HomeDecember 2010Jewish Studies

Jewish Studies

It was only two years ago, in 2008, that two Long Beach Jewish community members made a significant contribution to the Jewish Studies Program at California State University Long Beach and to Jewish life. Barbara and Ray Alpert were given an opportunity to endow a chair in the program in order “to help students of all backgrounds understand the heritage and rich culture of Jewish life,” Ray Alpert remarked, adding that he and his wife hoped “with this donation, the program will be able to further enhance the understanding of our history, especially the Holocaust and its implications, as well as the study of language, ethics,” and other related Jewish experience over the last four millennia.
Beginning the fall 2010 semester, the university announced the recipient of the Alpert Endowed Chair for Jewish Studies, Dr. Jeffrey Blutinger. This is one of only three endowed chairs in the entire university. His charge is to “promote and enhance academic vitality and fiscal security essential to keeping the program functioning,” and, in addition, required to provide students with an array of opportunities for studying the entire Jewish milieu through the more than 20 courses each year. On a broader scope, the program hosts a speaker’s series held each year at the Alpert Jewish Community Center in Long Beach, brings guests lecturers into the classroom, participates in various university forums, and organizes campus symposia. The program connects the university with local Jewish organizations, synagogues, and other religious and cultural groups. It was recently a co-host with other local Jewish organizations for the 5th Long Beach Jewish Film Festival.

The program – which is based within the History Department — offers a minor in Jewish Studies with students free to tailor the program to suit their interests. There is only one required course, History 141, and the rest of the wide range of subjects is elective. Here is an interdisciplinary experience to whet the appetite of any student, whether Jewish or non-Jewish, who wants to discover a whole new world. According to Dr. Blutinger, among the more than 300 students who have studied in the program, there are more non-Jews than Jews.  He also noted that financial support, including Jewish Studies scholarships, is available.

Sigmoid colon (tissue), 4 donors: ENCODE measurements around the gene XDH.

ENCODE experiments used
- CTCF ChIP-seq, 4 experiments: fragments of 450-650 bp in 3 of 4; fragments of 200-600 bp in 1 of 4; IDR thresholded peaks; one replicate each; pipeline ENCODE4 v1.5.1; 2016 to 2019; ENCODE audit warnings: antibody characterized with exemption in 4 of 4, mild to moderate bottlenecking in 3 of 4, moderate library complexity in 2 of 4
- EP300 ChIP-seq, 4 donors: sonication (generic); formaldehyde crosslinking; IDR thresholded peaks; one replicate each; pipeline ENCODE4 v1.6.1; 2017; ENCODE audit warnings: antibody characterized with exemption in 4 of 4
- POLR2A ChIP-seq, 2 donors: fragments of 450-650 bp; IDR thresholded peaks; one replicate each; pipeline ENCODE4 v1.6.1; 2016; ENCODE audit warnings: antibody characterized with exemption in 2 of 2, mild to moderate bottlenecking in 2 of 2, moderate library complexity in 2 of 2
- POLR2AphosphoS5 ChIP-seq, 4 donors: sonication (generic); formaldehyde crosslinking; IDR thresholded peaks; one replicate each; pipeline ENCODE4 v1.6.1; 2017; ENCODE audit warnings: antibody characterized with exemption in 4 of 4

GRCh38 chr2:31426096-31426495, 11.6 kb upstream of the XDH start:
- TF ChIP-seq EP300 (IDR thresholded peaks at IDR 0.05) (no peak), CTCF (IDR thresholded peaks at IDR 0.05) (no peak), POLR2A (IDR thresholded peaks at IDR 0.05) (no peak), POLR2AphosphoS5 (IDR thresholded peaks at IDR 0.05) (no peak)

Blutinger, a San Diego native, received his doctorate from UCLA, and his master’s and bachelor’s degrees from the same university. He earned his juris doctor from UCLA’s School of Law and is the recipient of 13 honors and awards, including a Fulbright Fellowship and Order of the Coif (from UCLA’s law school). In conjunction with others, he has authored two books and has had 10 articles published.  Proficient in Hebrew, he has traveled widely and visited Israel four times, spending weeks and months studying, doing research and volunteering with each visit.  In 1984 -1985 he was on an ulpan program — Sherut La’am – where he also served as a volunteer in a development town. Today, as head of the program at CSULB, “I hope to increase the number of majors and minors in our program,” he said. “We need to get our numbers up, so that we’ll be able to regularly … increase the number, range, and diversity of the classes we offer.” His third mission is “to move in the direction of teacher and professional training,” the core mission since the founding of the program. The first step was the Holocaust Teacher Training Workshop, he explained, but now “we are also looking at ways to pre-service teachers and recruit teachers for parochial schools.”

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